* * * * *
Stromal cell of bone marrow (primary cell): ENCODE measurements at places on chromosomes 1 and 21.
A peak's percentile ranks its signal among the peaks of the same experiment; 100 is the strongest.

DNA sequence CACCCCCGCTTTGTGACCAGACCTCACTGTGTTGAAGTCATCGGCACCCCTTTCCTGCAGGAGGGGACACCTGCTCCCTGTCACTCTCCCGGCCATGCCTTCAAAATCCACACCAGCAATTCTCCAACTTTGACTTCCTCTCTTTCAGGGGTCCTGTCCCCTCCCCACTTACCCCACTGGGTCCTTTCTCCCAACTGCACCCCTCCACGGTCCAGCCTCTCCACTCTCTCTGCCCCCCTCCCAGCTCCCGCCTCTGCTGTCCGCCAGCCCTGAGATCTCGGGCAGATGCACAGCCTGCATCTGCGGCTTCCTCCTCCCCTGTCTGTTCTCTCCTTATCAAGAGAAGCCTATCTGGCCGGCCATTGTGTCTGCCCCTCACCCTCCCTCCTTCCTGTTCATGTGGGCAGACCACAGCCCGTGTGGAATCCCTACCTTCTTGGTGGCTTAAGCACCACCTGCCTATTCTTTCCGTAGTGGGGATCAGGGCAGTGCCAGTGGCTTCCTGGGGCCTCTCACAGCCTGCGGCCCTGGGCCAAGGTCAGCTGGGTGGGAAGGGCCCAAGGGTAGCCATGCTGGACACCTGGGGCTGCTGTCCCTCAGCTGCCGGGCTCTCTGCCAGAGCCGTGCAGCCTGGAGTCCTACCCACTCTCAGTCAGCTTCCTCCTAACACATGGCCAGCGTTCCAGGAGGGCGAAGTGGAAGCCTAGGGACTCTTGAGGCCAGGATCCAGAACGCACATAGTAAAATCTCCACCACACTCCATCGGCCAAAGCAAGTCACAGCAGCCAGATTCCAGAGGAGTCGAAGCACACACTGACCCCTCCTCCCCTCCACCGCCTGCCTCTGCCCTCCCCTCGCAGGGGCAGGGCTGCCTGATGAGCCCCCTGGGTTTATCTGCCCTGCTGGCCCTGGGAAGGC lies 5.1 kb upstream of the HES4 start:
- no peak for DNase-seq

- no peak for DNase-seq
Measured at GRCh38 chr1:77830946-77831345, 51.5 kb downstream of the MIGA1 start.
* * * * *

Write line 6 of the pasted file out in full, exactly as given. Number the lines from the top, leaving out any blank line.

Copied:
Measured at GRCh38 chr1:77830946-77831345, 51.5 kb downstream of the MIGA1 start.